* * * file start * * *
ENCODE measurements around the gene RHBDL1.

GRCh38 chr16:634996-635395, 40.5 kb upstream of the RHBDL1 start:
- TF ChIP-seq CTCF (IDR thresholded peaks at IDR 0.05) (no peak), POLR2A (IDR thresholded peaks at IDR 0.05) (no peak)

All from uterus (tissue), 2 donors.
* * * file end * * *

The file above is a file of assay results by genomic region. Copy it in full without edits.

ENCODE measurements around the gene RHBDL1.

GRCh38 chr16:634996-635395, 40.5 kb upstream of the RHBDL1 start:
- TF ChIP-seq CTCF (IDR thresholded peaks at IDR 0.05) (no peak), POLR2A (IDR thresholded peaks at IDR 0.05) (no peak)

All from uterus (tissue), 2 donors.